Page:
Underutilized funds prove CHED, gov’t insincere to make college free
August 2, 2019
QUEZON CITY – CHED
was unable to utilize P20.3 billion or half of the P39.9 billion
budget for RA 10931 in 2018.
CHED cannot argue that
this is a natural outcome of newly implemented laws. Right from the
start, we can observe that the Duterte administration has been
insincere in providing free education to the Filipino youth.
For instance, President
Duterte signed the law on August 3, 2017, but the final version of
the implementing rules and regulations (IRR) was released only on
March 26, 2018. This seven-month delay was caused by the insistence
of the government to “make best use of funds” and “target the most
needy students” by inserting layers of restrictions as to who can
avail of free education.
CHED has even gone so low
that it ordered SUCs and LUCs to tighten their admission and
retention policies, thereby limiting the number of students who can
benefit from free education. As the report of the Commission on
Audit (COA) reveals, there is more than enough funds to cover all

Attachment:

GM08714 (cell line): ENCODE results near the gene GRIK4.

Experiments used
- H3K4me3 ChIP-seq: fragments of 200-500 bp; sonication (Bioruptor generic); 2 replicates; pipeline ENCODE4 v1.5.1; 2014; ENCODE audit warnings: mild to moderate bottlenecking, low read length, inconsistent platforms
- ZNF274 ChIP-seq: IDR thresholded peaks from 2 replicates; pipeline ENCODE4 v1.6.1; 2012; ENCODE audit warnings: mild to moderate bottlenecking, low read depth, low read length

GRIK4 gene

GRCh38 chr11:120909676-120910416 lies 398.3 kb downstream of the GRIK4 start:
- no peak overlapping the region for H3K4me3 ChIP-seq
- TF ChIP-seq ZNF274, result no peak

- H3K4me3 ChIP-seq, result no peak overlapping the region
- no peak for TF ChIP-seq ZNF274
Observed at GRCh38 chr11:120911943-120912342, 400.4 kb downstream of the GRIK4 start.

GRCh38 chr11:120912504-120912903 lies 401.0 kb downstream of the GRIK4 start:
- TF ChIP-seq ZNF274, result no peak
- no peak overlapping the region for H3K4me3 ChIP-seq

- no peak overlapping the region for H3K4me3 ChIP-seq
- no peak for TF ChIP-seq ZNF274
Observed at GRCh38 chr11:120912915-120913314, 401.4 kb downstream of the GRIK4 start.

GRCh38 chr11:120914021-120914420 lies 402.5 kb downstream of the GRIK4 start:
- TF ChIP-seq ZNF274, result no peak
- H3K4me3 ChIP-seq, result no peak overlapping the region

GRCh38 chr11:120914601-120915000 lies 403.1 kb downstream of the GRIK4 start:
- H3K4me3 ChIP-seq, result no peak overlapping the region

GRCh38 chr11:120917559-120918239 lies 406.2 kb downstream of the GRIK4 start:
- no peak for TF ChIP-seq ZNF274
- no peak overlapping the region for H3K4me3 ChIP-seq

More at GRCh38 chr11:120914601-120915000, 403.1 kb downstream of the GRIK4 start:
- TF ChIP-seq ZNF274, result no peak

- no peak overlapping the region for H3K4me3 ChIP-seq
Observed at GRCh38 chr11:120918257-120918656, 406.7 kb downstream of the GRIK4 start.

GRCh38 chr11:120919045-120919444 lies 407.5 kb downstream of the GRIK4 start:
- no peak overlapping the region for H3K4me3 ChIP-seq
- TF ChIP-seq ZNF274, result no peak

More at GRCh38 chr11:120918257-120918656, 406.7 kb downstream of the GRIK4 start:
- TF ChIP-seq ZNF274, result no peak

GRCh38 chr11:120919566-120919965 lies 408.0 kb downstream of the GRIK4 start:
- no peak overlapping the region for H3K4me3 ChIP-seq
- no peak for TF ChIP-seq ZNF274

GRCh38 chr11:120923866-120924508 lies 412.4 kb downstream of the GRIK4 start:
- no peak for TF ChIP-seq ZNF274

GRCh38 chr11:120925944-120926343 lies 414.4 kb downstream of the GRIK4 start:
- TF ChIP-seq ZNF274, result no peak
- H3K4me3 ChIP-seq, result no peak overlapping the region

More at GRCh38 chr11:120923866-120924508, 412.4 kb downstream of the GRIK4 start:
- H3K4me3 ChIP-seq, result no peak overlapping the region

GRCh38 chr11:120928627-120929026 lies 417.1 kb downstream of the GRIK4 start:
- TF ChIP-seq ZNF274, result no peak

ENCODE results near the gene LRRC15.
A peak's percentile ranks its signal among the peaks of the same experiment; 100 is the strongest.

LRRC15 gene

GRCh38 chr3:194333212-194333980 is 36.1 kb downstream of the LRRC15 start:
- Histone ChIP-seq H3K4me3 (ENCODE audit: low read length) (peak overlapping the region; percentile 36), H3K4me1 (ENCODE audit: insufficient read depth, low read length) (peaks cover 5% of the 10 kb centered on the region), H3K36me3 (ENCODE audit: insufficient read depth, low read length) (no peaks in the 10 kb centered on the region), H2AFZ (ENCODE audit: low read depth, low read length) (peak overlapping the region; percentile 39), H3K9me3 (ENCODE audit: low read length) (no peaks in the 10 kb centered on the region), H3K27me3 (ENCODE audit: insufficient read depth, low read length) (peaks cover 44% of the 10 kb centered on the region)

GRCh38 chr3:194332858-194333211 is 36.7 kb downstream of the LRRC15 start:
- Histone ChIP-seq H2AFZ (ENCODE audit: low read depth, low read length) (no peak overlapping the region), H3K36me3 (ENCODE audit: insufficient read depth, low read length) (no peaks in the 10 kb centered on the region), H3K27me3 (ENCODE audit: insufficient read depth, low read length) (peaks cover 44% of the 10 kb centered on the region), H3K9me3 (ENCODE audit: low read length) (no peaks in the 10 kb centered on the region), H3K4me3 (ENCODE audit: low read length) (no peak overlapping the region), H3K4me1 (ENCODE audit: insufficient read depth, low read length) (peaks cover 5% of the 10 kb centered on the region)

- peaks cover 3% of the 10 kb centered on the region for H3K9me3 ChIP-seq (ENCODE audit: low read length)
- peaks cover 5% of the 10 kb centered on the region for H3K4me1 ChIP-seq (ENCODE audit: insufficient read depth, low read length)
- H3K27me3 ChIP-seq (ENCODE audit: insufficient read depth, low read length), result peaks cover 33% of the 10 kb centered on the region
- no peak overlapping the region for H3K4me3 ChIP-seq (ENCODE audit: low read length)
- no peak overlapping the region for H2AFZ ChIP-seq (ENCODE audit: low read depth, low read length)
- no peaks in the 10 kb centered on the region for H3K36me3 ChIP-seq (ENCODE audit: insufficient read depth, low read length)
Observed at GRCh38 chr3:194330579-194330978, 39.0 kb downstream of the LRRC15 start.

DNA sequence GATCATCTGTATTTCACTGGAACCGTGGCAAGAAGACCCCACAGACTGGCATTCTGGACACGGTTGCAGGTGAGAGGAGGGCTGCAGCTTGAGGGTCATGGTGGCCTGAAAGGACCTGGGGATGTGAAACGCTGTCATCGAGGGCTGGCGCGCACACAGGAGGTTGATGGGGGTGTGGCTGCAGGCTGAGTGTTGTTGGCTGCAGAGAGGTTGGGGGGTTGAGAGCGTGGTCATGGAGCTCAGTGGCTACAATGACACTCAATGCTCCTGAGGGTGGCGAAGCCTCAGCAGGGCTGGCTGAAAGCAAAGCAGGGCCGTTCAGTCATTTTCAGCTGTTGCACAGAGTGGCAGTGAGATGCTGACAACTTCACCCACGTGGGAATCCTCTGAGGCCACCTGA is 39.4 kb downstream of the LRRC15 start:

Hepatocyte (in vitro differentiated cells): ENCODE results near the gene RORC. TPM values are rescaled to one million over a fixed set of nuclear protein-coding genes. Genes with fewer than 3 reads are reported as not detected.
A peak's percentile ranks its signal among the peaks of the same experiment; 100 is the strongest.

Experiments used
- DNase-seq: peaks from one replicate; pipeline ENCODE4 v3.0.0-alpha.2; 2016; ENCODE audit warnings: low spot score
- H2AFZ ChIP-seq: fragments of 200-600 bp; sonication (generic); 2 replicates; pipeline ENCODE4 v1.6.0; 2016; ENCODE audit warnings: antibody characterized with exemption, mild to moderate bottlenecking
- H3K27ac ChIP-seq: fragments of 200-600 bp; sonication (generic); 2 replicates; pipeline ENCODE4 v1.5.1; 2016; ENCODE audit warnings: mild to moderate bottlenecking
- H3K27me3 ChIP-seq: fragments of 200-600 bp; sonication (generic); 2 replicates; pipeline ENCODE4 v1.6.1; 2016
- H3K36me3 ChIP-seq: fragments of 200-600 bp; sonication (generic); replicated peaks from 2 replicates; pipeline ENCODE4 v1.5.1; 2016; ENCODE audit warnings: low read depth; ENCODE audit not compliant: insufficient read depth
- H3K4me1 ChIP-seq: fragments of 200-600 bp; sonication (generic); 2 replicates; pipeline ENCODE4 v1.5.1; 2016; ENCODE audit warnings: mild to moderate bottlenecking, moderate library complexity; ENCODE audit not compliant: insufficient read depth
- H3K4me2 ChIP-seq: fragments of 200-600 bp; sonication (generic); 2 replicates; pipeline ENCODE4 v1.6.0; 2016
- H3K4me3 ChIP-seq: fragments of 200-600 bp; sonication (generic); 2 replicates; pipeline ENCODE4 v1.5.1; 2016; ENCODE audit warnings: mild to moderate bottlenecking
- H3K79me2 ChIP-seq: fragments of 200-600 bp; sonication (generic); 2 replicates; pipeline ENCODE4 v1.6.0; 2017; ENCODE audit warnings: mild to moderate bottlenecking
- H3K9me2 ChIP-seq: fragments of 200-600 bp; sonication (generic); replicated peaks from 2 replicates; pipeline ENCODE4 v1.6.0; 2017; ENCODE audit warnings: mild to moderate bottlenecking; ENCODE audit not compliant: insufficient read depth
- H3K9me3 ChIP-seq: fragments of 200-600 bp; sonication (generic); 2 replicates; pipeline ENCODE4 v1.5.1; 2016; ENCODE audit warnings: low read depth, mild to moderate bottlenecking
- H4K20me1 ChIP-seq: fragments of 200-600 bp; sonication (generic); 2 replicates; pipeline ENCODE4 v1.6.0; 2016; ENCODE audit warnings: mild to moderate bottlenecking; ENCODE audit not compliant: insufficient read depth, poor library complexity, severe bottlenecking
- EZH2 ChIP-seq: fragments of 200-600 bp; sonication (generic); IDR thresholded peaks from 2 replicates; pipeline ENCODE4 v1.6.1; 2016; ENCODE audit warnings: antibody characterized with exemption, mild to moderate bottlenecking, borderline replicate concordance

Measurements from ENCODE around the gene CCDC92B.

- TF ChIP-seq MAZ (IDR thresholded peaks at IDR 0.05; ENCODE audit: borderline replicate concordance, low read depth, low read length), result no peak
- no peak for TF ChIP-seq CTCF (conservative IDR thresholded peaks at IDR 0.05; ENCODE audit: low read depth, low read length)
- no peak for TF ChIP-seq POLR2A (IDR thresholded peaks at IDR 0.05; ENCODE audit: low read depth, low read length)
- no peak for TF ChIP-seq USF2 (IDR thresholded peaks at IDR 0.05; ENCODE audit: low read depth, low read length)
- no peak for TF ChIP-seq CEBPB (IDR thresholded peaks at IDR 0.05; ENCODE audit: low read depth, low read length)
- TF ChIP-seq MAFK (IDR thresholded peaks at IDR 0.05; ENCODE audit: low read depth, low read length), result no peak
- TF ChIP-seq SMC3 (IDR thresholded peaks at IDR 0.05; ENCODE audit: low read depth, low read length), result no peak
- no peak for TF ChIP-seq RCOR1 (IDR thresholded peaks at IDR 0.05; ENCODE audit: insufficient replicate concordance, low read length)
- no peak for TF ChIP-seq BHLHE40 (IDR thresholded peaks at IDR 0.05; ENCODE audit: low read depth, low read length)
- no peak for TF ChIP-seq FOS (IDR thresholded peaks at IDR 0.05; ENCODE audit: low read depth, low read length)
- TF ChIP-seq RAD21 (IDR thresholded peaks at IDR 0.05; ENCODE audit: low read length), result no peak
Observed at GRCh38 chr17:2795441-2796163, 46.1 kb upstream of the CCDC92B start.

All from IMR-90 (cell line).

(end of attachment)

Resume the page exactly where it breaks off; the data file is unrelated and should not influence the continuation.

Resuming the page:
students in SUCs and LUCs. On top of that, all students of public
higher education institutions essentially deserve the right to free
and quality education.
Also, the law already has
funding for January to December 2018. Yet the Duterte administration
stubbornly pushed that funds be used starting June 2018. This has
deprived students enrolled in SUCs and LUCs of one semester of
waived fees: not just tuition, but also other school fees.
While CHED has not fully
utilized the funds for free education, it permits continued charging
of fees in SUCs and LUCs. It was quick to release a list of around
140 other school fees that may be collected from students, contrary
to the spirit of the free education law.
Even associations of
private higher education institutions decried the very late
implementation of the Student Loan Program and the Tertiary
Education Subsidy, which are two other components of RA 10931. These
programs could have provided immediate relief to students in private
schools who suffer from annual school fee increases approved by the
government itself through CHED.
The COA report confirms
the cry of many students nationwide: that CHED has been making it
very difficult for the youth to gain access to scholarship funds and
subsidies of the government. In the case of the Student Financial
Assistance Programs (StuFAP), only P18 million out of P342 million,
or a tiny 5.27 percent, was utilized for fiscal year 2018.
CHED and the Duterte
government implemented RA 10931 only because of strong pressure from
students, youth and advocates of accessible education for all.
Unfortunately, after President Duterte has taken credit for the law,
his administration is now dozing off in its task to make sure that
collection of school fees stops.
The various excuses of
CHED for underutilization of funds cannot hide the reality that it
has been functioning as Duterte’s agency for inaccessible and